So where do you draw the line? At what point do finances become overly important in your life? Let’s face it, everyone around us is influenced by money. It’s why we work 9-5, it’s why we plan and save, and it’s what makes the world go round. But what I’ve realized is that it all comes down to balance. Once you’ve established a financial plan there comes a point where you need to enjoy today. There is no better time that I’m reminded of this than when I’m playing with my sons. They are truly the light of my life. Their carefree ways and inquisitive minds constantly remind me what life is all about. They always manage to center me after a stressful day at work or remind me to enjoy the small things. Continue reading The Difficult Balance of Financial Wellness

4 Steps to Reduce “Daddy Pressure”

17121929770_f67059429b_zIt’s been a long day at work and you walk through the front door of your home. Your wife is cooking dinner and your kids are playing in the living room. You take off your jacket and slump onto the couch. As you let out a sigh of relief that the day has ended, you can’t seem to fully relax. You look at your wife and smile and watch your children as the play with over-sized Lego’s on the floor. All is well in your life but you can’t seem to shake an overwhelming sense of responsibility. A silent yet alarmingly urgent call to action. This is a common feeling for a young dad and any dad for that matter. It’s the constant pressure of knowing that you are solely responsible for your family’s financial well-being. I call it “Daddy Pressure”.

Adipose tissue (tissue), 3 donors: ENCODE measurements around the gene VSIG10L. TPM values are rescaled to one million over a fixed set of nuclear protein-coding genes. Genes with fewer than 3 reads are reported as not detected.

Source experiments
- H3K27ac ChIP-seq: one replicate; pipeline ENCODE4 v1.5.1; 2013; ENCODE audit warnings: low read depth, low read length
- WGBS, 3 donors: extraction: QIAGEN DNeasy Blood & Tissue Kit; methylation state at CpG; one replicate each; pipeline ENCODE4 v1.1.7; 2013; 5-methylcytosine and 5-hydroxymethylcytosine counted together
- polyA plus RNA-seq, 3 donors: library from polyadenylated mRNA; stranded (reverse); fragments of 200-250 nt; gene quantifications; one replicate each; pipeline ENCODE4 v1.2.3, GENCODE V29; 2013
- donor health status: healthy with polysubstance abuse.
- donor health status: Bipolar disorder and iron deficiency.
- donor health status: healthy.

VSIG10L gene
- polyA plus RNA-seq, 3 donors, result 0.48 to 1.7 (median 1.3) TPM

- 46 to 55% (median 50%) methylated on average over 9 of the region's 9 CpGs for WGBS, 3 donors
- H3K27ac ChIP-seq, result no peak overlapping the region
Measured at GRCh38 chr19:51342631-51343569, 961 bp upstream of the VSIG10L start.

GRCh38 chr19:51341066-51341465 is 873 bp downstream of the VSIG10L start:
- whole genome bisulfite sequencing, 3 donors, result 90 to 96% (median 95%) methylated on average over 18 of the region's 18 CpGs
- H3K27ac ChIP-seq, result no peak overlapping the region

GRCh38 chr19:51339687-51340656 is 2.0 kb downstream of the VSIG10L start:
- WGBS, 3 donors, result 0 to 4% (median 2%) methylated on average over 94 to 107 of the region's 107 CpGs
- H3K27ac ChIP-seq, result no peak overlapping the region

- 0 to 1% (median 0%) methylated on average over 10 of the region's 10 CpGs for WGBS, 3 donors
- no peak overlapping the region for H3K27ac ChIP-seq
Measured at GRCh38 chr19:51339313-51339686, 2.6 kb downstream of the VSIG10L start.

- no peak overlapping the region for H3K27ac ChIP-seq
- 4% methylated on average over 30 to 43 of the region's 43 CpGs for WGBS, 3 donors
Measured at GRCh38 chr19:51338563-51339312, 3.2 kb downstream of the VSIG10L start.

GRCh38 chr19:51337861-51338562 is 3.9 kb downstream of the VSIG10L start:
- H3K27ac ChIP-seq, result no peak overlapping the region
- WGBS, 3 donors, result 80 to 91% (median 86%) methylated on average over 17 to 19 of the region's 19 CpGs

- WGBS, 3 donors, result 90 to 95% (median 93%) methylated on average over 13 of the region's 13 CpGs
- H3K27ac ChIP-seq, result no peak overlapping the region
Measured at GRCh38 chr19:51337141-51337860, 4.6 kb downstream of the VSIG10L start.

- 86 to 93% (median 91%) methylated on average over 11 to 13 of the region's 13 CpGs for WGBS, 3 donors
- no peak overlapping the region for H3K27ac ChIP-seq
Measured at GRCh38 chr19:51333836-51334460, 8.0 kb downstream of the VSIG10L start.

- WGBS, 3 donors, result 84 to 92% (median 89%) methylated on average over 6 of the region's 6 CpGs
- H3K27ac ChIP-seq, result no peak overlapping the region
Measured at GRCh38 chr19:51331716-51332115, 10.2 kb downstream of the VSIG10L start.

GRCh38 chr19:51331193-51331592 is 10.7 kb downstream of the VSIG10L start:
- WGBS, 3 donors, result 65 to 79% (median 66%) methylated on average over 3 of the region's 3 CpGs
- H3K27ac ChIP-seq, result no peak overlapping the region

As a dad from the millennial generation I’ve felt all of this pressure. It’s the stress of being the provider for your family and the burden of ensuring that the future is secure. I’m not talking about putting food on the table and keeping the lights on. I’m talking about ensuring that you are building long term wealth in order to ensure that your family is positioned to succeed over the long haul. As a new dad with a young family you enter into a new level of responsibility. You are no longer accountable for only yourself. I have two boys (age 4 and 1) and I’ve been married for five years. It wasn’t until my first child was born that I began to realize that I have a greater responsibility than myself. As a man, as a provider, I have a responsibility for the entire family. The burden can be heavy, but there are ways to get your arms around it. Here are four steps to take control of your family’s financial situation and relieve some of that “Daddy Pressure”. Continue reading 4 Steps to Reduce “Daddy Pressure”